My Marathon des Sables Shoes


It is less than a hundred days now until I will be undertaking the toughest foot race on the planet: The Marathon Des Sables. Every time I say that out loud my whole body pulses with exhilaration crossed with paralysing fear.

For those of you who haven’t heard of this race before it is a six day, 250km ultra marathon in the scorching Sahara Desert. Not only will I be battling the sand, heat and dehydration I will also be carrying all my food and equipment for the week. For those wondering why on earth I’d want to run something like this I wrote a blog post shortly after I signed up on my reason.

As the event draws ever near I am going to blog about my training and the kit I will be using in the dunes come April. First up are my shoes.

As some of you will know, if you are following me on my social media, I recently started working with Brooks and they were kind enough to send me a pair of their iconic trail shoes; the Cascadia 13s, to try out.  A lot of Marathon des Sables runners in the past have sworn by these shoes so I was keen to see if they would be the shoe for me.

I had run my first ultra in a pair of Salomon Sense Pro Max but my big toe burrowed it’s way out the top of them like a prison escapee just before the race and I actually had to gaffer tape both shoes up which was not ideal to put it lightly. They were a great pair of shoes and got me round the brutal Lakeland 50 with no foot related issues but I knew that the constant shifting as I scale dunes would have my big toe burrowing again and I didn’t want an additional thing to worry about through the race. If a hole emerges during the race the sand will undoubtably find it’s way in which would result in some horrendous blisters and sores which could actually end my race. The rubber print mud guard that wraps around the Brooks shoe between the sole and the upper offers another layer of protection against my big toe’s escape plans. Which will hopefully ensure that the shoe lasts longer than the Salomons.

So I laced up these Brooks for my second ultra, the Hurtwood 50K which was at the start of December (blog post about it coming up soon I promise!). I have to admit I was really surprise at how great they performed. I had read a lot of reviews before using them saying that the lugs (the parts of the sole that juts out giving grip) weren’t aggressive enough to give good enough traction in wet conditions. That worry actually kept me awake the night before the race because I didn’t want to spend 50K slipping and sliding but it actually wasn’t a major problem for me at all. I ran using poles (or cheat sticks if you’re that sort of runner!) which certainly helped with stability in the wet and muddy Surrey hills but midway through the race I began to trust that the shoes could take the mud on. Having confidence in my footing is a huge part of trail running for me as it jars my pacing; stopping as you approach a wet section because you know your shoes won’t grip or slowing down to a walk as you fear ending up on your arse in some mud.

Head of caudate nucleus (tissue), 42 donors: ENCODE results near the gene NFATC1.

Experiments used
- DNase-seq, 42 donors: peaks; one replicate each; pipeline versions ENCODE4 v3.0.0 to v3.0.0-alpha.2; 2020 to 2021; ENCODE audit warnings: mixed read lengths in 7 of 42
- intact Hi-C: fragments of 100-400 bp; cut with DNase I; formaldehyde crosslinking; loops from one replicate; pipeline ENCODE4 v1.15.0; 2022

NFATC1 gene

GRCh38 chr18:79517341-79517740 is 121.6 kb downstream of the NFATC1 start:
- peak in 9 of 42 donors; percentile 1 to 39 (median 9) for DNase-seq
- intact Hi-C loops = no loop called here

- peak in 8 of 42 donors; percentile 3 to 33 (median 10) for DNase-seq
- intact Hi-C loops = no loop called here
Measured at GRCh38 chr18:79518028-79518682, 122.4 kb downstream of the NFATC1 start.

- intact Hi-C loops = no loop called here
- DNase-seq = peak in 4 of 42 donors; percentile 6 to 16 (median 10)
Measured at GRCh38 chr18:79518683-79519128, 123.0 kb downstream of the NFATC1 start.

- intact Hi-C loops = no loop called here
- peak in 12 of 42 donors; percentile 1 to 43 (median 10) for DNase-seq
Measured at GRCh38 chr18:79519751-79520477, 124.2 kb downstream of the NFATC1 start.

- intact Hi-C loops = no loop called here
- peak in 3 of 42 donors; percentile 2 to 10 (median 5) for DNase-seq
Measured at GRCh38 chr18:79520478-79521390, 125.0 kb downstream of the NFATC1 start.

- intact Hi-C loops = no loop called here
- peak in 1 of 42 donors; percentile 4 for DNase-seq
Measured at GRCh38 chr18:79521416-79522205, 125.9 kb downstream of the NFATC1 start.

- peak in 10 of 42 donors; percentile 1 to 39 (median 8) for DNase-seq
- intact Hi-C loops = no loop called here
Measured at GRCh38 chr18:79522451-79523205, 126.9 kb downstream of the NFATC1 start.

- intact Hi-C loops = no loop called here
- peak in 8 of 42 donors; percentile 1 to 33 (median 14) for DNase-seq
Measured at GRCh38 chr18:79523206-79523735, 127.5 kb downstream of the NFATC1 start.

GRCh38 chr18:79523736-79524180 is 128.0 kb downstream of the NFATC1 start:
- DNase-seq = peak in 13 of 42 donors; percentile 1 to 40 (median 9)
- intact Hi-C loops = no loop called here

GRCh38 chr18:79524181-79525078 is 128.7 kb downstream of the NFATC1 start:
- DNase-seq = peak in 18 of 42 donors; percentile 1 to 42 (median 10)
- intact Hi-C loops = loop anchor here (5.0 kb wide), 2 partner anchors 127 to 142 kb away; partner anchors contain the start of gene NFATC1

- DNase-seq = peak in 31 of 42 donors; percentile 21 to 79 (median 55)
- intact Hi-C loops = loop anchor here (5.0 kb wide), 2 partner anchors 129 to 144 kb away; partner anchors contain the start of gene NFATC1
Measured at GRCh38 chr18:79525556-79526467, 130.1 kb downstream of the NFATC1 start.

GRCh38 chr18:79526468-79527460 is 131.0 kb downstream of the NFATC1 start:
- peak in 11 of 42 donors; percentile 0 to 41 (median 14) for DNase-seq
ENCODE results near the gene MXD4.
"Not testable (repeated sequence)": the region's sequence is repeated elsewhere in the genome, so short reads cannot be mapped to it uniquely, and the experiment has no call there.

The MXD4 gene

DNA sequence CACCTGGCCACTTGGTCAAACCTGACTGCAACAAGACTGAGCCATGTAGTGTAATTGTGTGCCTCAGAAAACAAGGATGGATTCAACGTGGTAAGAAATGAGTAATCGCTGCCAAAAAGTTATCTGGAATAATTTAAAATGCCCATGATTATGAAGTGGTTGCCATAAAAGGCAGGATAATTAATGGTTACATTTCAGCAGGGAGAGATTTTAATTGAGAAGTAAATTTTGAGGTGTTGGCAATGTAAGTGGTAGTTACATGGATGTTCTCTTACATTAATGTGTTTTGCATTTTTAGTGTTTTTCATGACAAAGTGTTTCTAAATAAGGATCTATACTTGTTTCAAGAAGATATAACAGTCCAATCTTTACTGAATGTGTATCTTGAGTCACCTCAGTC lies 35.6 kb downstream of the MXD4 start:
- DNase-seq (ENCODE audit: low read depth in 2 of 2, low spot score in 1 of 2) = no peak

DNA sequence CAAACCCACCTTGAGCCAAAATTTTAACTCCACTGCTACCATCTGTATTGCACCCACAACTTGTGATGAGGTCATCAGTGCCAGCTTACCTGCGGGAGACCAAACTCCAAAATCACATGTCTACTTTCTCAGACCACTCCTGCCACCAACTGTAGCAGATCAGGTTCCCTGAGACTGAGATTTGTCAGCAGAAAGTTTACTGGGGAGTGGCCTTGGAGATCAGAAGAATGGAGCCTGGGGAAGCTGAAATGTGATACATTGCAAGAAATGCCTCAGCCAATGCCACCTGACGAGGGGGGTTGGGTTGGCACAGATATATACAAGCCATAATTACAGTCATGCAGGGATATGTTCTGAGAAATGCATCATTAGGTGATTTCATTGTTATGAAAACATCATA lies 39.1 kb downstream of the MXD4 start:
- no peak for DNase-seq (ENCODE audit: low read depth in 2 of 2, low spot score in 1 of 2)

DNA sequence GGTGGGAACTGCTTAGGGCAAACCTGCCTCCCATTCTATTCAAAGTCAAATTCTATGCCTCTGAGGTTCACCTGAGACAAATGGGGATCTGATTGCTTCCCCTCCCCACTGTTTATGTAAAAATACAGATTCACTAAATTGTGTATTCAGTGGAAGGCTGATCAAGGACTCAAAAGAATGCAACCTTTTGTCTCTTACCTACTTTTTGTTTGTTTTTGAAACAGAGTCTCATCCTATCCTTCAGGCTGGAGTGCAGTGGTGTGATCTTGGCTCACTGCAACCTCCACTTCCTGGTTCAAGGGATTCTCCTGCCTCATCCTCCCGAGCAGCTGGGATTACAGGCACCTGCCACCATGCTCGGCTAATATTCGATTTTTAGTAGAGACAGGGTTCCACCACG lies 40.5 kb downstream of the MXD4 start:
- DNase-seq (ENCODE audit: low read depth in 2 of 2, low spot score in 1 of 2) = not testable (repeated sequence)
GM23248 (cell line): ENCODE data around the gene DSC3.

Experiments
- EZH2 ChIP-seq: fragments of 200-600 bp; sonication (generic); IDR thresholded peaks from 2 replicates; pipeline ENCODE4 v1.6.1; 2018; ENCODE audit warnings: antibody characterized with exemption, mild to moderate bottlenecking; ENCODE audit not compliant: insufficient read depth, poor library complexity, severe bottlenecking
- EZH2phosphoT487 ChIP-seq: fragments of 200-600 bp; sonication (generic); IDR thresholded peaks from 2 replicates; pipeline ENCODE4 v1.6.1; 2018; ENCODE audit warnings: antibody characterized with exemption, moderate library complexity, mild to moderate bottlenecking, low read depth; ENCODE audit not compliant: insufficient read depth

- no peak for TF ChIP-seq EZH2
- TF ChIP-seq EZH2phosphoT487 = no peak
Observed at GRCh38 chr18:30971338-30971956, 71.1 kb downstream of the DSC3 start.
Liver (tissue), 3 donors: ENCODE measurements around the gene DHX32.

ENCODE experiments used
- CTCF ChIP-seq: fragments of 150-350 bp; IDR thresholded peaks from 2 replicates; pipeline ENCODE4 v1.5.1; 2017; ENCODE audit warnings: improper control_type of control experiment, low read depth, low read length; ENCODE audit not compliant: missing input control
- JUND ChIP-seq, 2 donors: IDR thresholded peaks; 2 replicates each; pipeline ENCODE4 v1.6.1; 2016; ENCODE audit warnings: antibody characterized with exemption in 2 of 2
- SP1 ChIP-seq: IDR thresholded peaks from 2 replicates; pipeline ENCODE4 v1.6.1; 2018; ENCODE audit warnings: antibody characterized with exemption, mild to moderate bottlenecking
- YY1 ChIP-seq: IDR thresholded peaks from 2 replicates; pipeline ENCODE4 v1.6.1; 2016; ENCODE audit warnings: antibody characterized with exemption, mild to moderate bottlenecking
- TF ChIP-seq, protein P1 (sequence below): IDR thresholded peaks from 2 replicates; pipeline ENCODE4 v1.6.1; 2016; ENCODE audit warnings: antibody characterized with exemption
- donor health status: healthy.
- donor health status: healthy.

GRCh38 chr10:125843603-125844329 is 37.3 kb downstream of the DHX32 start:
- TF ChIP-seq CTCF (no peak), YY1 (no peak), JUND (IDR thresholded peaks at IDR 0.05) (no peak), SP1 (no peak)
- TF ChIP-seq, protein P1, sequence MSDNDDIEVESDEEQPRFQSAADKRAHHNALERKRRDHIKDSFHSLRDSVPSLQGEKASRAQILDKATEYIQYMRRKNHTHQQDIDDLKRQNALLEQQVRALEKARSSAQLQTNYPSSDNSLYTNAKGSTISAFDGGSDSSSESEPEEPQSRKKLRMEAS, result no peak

One of the main differences in my Salomons vs the Brooks was cushioning. The Salmons I used were built especially for ultras and as such offer more cushioning than the Brooks. The jury is still out on their comparison during ultramarathon distance because at Lakeland 50miler I had fresh legs and was well rested where as Hurtwood 50K I was quite the opposite! However, the fit was much better in the Salomons and this is down to two things. The main issue I had with the Brooks shoe was that I had ordered it on the small side so near the end of the race my little toe was in a fair bit of pain through rubbing. That is obviously more a human error on my side than a shoe issue. For Marathon des Sables I will be ordering a size larger as your feet swell so much in the heat that you are recommended to go either half or full size up to account for the change. The other is in it lacing, where the Salomon shoes are truly superior. They use a patented and brilliant lacing method called their ‘quicklace system’ (picture below) and it really holds your foot securely in place stopping you feet from slipping around in the shoe.


So why have I settled on the Brooks Cascadia 13 over a Salomon shoe? To put it simply its tried and tested. The Cascadia shoe has done the Marathon des Sables hundreds of times and it is actually recommended by personal trainers who specialise in this race. The Salomons I was going to run in that a lot of Ultramarathoners love is too new to have been raced with out in the Sahara Desert. I want to play it safe to reduce pre-race anxiety so picked a shoe that is trusted, the Marathon des Sables is not the time for taking risks for me. Now that’s sorted, lets get on with the training!

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My well tested Brooks Cascadia 13s


Thank you to Brooks for providing me with these shoes, they sent them with no strings attached meaning I could give an honest review of these shoes. If you want to try out a pair their website offers a 90 day trial period in the UK so you can give them a good amount of mileage before deciding if they are the shoe for you. LINK HERE

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